The evolution of the concept of subjectivity in the works of Jacques Lacan.
Countering the call by some “pro-Lacanians” for an end to the exegesis of Lacan's work—and the dismissal by “anti-Lacanians” of Lacan as impossibly impenetrable—Subjectivity and Otherness argues for Lacan as a “paradoxically systematic” thinker, and for the necessity of a close analysis of his texts. Lorenzo Chiesa examines, from a philosophical perspective, the evolution of the concept of subjectivity in Lacan's work, carrying out a detailed reading of the Lacanian subject in its necessary relation to otherness according to Lacan's orders of the Imaginary, the Symbolic, and the Real. Chiesa emphasizes the continuity underlying apparently incompatible phases of Lacan's examination of the subject, describing Lacan's theory as a consistent philosophical system—but one that is constantly revised and therefore problematic. Chiesa analyzes each “old” theory of the subject within the framework of a “new” elaboration and reassesses its fundamental tenets from the perspective of a general psychoanalytic discourse that becomes increasingly complex. From the 1960s on, writes Chiesa, the Lacanian subject amounts to an irreducible lack that must be actively confronted and assumed; this “subjectivized lack,” Chiesa argues further, offers an escape from the contemporary impasse between the “death of the subject” alleged by postmodernism and a return to a traditional “substantialist” notion of the subject. An original treatment of psychoanalytic issues, Subjectivity and Otherness fills a significant gap in the existing literature on Lacan, taking seriously the need for a philosophical investigation of Lacanian concepts.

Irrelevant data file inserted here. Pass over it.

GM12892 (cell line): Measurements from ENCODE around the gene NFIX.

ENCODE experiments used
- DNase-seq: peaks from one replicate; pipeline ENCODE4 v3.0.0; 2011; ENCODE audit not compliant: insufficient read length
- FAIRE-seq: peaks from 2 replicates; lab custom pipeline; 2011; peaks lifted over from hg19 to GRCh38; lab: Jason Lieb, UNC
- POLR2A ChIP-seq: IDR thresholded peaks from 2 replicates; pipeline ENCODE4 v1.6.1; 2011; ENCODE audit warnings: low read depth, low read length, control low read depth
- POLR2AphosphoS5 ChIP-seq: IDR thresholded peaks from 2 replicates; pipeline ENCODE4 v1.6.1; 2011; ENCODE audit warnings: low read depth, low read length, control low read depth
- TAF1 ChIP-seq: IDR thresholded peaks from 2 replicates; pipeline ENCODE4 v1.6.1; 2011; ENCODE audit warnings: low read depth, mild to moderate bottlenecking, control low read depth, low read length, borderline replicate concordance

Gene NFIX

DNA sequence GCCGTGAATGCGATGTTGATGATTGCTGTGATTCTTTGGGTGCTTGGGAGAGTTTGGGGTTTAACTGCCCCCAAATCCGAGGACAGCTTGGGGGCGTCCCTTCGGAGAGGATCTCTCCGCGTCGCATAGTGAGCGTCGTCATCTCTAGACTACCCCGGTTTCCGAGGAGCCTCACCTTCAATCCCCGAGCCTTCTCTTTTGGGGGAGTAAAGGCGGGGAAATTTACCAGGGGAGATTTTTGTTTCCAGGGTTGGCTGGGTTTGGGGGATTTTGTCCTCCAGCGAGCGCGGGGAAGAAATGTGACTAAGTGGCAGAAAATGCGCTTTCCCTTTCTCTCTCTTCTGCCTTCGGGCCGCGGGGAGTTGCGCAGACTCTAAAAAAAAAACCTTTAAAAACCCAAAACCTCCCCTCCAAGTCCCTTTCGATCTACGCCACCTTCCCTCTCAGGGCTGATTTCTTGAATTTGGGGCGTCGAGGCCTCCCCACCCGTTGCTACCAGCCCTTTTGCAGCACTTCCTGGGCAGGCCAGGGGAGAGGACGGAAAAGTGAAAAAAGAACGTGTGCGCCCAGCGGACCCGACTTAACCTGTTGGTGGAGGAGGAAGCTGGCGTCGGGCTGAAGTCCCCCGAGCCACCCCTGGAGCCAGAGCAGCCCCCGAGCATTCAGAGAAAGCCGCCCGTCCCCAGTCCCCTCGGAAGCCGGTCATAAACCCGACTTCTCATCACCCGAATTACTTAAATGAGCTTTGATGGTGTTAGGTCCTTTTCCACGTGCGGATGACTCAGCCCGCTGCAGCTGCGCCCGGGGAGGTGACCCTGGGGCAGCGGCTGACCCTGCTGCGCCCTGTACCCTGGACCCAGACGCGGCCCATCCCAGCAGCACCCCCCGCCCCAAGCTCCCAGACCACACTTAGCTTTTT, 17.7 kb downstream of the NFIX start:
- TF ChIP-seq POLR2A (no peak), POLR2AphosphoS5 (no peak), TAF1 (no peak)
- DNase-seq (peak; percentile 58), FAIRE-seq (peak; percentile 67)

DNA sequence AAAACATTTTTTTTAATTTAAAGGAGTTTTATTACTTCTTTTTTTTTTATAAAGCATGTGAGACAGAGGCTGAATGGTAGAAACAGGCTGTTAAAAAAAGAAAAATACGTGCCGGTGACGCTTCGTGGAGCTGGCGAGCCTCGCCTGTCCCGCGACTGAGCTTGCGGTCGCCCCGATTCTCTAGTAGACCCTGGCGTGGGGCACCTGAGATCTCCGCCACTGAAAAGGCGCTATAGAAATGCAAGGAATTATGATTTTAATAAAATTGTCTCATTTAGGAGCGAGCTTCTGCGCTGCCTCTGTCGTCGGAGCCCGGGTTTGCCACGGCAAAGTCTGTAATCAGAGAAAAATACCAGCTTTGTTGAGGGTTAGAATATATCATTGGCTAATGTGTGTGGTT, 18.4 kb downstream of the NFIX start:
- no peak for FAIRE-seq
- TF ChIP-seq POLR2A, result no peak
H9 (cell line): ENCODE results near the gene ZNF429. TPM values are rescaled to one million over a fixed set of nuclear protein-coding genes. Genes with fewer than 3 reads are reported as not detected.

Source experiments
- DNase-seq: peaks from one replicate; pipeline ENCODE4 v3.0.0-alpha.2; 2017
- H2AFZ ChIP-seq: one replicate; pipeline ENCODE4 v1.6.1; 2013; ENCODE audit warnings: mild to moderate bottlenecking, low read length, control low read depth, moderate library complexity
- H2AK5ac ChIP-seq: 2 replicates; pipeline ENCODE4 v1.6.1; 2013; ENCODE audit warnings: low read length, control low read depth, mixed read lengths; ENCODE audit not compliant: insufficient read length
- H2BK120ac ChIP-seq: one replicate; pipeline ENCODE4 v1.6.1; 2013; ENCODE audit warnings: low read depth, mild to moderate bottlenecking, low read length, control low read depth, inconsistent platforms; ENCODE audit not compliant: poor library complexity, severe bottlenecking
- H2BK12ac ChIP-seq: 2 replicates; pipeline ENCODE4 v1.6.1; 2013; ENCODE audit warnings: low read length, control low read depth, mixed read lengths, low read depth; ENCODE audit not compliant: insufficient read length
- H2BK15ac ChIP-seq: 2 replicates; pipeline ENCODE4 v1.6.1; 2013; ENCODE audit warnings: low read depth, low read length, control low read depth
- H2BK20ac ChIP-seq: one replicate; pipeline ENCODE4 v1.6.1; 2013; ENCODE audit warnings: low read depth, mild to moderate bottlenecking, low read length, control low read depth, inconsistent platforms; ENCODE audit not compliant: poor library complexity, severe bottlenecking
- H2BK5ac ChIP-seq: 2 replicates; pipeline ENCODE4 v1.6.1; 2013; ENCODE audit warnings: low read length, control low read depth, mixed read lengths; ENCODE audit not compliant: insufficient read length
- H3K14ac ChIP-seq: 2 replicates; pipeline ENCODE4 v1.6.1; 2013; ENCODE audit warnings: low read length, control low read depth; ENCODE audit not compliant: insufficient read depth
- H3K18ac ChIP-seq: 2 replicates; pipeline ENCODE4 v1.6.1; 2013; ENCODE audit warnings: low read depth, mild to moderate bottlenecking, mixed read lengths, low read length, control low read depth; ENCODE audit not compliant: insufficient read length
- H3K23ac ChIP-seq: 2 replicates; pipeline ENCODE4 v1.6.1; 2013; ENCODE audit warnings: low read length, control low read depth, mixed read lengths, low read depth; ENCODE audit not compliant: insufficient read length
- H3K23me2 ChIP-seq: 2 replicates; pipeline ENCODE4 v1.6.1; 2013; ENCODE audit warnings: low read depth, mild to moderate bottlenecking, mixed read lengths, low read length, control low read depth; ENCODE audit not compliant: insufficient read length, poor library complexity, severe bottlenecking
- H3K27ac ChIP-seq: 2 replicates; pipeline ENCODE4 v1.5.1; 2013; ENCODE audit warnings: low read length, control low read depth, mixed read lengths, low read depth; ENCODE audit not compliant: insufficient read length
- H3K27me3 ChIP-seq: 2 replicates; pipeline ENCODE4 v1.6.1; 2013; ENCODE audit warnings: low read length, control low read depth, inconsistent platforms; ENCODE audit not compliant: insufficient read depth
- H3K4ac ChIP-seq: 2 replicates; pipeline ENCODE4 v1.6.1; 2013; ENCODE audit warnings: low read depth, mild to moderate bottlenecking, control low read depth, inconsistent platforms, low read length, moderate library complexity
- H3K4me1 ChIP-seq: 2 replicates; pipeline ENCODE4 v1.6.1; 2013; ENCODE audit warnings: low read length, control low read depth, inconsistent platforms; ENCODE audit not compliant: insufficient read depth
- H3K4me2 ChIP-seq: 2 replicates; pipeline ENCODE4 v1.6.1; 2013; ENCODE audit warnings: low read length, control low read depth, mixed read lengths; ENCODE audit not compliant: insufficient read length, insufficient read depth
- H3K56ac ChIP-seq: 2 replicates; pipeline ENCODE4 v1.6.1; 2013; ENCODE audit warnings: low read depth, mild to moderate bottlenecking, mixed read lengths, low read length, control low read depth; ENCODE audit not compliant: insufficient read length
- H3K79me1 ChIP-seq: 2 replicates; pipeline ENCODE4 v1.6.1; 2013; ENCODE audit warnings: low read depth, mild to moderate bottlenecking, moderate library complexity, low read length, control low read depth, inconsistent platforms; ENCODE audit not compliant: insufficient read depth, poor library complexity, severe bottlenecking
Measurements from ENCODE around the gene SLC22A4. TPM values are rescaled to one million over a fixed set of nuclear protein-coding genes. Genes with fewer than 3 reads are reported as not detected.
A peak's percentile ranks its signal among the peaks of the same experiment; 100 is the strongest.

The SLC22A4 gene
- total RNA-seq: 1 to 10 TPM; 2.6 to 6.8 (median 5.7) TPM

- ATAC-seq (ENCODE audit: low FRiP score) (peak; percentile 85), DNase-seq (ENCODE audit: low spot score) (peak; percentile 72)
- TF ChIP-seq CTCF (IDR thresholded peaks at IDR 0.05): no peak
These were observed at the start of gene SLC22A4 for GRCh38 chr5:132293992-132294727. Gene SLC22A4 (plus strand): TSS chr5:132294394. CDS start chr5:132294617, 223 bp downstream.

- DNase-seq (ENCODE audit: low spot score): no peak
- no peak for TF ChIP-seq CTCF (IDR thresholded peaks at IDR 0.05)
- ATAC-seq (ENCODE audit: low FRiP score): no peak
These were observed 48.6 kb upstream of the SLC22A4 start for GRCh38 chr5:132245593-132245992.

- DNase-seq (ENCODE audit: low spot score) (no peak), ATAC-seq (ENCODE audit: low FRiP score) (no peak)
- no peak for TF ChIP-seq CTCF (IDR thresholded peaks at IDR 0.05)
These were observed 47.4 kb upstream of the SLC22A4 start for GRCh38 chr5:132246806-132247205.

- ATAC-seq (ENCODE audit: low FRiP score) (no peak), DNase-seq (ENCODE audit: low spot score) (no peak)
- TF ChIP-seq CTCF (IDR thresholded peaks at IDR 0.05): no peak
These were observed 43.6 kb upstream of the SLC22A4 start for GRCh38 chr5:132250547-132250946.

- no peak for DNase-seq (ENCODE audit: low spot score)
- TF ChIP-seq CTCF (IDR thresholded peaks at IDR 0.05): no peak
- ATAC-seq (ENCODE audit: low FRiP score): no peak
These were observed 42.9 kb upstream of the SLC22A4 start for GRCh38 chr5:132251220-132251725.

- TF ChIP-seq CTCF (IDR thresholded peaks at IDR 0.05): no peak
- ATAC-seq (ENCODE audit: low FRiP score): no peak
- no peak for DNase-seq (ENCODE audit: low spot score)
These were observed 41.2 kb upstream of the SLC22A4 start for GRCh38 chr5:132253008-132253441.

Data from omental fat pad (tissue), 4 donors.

About the Author
Lorenzo Chiesa is Director of the Genoa School of Humanities and the author of Subjectivity and Otherness: A Philosophical Reading of Lacan and The Not-Two: Logic and God in Lacan, both published by the MIT Press.
This is a rich and complex book that any philosopher of mind who is interested in consciousness will find indispensable. Zahavi is a master of incorporating into his arguments insights from both analytic philosophy and phenomenology, and so the book will appeal to philosophers from both traditions.—Greg Janzen, Psyche—